When joining Bio-Med, each student is given an ID card with their name and photo on it. It is required that their ID is visible at all times.

“The ID system is a safety procedure, especially since we are housed on a shared campus with a university as well as various publicly-accessible organizations,” McLaughlin explained. “In order to limit access to our spaces, the ID system was put into place, both to be able to identify those who have approved access to our spaces as well as to act as access keys to our spaces.”

Many members of the Bio-Med community appreciated this safety precaution, including Sinkele.

“I like that each student and staff needs an ID. I’m not sure if all people have their ID at all times,” Sinkele said. “I believe that this is one level of protection and I like that we have police on campus if the need arises.”

Sophomore Alana Smith shared similar opinions. “I think it helps. It makes me feel a little bit safer. I like the ID system,” they said.

“I think [the ID system] actually helps a lot. It obviously helps when it comes to our guests and visitors. It’s a deterrent, because people know that you need a badge to get in. That is the main deterrent to keep people from doing that,” Moncoveish added.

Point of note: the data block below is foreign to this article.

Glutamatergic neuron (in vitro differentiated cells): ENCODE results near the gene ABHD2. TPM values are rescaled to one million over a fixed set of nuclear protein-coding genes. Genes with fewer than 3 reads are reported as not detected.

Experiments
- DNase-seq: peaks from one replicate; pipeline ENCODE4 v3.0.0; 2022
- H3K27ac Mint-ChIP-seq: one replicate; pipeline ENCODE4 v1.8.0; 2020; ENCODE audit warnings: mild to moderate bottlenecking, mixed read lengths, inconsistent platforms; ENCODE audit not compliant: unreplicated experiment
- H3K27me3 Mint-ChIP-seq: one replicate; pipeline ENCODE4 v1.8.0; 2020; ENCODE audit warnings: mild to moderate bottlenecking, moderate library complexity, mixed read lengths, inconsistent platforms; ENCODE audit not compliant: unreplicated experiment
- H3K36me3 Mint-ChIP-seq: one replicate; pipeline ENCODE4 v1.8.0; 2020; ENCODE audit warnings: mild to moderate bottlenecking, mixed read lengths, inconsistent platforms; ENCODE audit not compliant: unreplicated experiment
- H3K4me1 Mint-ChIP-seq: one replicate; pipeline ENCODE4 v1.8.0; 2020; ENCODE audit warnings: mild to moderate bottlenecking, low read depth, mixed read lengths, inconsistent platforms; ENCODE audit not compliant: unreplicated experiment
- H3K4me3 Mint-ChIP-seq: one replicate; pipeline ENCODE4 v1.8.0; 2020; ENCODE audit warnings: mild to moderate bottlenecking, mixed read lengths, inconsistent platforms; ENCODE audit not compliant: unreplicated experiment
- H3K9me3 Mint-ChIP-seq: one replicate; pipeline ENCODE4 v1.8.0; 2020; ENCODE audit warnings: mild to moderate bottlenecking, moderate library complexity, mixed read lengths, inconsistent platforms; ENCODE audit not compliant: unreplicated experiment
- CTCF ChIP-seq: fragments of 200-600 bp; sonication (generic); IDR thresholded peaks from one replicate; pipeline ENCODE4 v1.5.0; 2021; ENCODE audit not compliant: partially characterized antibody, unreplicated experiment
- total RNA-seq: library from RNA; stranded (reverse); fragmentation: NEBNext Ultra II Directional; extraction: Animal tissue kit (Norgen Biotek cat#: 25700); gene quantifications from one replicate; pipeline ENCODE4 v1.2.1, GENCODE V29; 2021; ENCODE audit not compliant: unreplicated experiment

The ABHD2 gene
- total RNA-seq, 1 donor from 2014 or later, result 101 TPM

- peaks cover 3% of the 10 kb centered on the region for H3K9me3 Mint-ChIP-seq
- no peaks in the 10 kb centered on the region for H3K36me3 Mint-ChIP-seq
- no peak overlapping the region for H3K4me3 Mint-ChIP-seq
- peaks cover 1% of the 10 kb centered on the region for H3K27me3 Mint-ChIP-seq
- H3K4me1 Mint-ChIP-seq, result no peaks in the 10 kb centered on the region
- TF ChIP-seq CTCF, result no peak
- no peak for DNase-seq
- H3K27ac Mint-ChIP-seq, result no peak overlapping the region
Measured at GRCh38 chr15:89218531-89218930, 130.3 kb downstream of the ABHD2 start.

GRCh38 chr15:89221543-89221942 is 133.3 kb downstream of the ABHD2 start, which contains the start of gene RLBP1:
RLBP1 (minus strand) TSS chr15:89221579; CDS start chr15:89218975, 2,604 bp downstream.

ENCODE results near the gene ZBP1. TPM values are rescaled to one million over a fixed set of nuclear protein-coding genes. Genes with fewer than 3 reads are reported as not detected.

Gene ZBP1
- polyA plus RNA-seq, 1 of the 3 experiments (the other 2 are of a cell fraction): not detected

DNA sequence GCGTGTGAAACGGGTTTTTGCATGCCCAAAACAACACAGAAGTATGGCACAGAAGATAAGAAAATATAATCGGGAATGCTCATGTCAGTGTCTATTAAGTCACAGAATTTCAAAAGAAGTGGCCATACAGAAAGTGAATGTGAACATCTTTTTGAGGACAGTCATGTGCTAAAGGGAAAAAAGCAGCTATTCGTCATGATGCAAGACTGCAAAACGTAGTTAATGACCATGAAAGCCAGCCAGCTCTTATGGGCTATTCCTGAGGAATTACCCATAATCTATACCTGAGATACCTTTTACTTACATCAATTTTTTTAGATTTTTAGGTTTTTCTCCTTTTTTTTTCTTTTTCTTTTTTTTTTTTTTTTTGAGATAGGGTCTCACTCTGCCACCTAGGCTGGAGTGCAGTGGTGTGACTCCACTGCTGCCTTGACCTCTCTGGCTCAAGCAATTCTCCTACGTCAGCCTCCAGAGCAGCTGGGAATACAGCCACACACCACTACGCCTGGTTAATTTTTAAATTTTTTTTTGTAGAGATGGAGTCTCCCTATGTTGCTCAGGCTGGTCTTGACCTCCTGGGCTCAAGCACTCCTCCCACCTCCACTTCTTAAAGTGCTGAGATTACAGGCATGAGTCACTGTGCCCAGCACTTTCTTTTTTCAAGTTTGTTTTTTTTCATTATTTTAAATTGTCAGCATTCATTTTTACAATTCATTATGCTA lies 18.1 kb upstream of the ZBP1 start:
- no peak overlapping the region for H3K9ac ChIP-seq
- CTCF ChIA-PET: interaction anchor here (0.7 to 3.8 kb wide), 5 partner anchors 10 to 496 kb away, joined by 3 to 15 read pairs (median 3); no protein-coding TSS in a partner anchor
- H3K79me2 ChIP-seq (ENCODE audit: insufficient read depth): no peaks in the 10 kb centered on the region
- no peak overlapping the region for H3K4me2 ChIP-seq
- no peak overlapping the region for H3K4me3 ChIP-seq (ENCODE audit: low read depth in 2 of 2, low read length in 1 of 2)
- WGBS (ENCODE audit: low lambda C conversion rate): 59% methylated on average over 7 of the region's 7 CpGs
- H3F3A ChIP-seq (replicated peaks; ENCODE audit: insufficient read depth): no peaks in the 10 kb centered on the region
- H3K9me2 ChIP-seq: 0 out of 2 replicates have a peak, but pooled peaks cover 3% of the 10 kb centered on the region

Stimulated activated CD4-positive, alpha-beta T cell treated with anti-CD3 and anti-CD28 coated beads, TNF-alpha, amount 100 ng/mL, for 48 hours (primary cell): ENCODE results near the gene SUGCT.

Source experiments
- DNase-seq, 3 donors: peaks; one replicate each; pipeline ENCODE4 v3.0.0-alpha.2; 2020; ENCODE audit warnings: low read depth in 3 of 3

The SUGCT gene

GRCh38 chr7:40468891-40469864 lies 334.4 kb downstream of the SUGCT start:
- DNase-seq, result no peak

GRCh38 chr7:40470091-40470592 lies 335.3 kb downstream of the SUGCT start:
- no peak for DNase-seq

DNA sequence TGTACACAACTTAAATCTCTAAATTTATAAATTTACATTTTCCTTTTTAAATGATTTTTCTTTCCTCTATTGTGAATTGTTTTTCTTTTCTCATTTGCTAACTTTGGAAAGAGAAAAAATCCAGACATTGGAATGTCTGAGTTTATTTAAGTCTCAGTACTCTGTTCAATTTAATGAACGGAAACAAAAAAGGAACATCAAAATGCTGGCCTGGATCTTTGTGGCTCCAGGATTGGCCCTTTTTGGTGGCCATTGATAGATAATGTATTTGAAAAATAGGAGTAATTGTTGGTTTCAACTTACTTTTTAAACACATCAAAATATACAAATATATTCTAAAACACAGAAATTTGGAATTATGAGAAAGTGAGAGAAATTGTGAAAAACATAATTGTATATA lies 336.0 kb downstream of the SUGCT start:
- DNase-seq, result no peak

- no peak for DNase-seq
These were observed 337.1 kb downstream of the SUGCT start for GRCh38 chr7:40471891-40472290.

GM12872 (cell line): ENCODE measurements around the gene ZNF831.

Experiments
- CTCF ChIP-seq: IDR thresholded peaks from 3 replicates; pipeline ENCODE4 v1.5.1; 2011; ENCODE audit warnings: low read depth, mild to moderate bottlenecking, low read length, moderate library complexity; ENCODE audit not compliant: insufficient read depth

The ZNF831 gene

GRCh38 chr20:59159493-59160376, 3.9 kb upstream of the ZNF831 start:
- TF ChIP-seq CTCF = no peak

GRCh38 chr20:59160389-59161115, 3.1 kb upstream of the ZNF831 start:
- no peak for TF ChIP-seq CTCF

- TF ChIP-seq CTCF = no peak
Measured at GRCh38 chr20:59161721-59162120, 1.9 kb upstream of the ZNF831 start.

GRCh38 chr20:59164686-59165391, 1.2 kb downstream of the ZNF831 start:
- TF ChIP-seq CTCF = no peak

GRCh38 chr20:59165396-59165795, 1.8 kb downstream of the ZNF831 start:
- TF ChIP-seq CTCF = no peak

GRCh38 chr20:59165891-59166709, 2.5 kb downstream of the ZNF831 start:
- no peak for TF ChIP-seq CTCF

However, there is always a possibility that a student has intent to harm their school environment. Taking that into consideration, if an active shooter were to ever be present on Bio-Med’s campus, the school has a designated safe area that students would report to. Information regarding this location’s whereabouts are withheld from the students for that reason, and are only given in the event of an emergency.

“I do like to remind students a lot that if they hear something, say something,” Moncoveish said.

“That’s where most of the risk level will drop for an active shooter, because most active shooters are either a student or a student from a different school that someone knows…. If you hear something, say something to a teacher or somebody. Just so it gets addressed. And even if it’s petty, meaning [if a student were to say] ‘I’m gonna come and beat your friend up because she stole my boyfriend.’ It’s just — it might seem so petty, but in that person’s eyes, it’s their whole world. People have different views on everything. Even if it’s just the slightest thing, I just highly recommend someone saying something, maybe what’s going on to a parent, just letting them know”

While IDs are a part of the dress code, some students do not wear theirs daily, or rely on their peers to open the doors for them. Moncoveish elaborated on how this could be problematic.

“Other than making sure everyone has badges to get in, you know kids, they’re nice, they’ll hold the door open for everybody and I tried to tell you guys, this is your school. Keep it safe.”

Whether it is ALICE training, a fire-drill, a tornado drill, or a lockdown drill, students have been instructed on how to be prepared in the event of an emergency. No matter the situation, students are expected to listen to their teacher and follow their best judgment.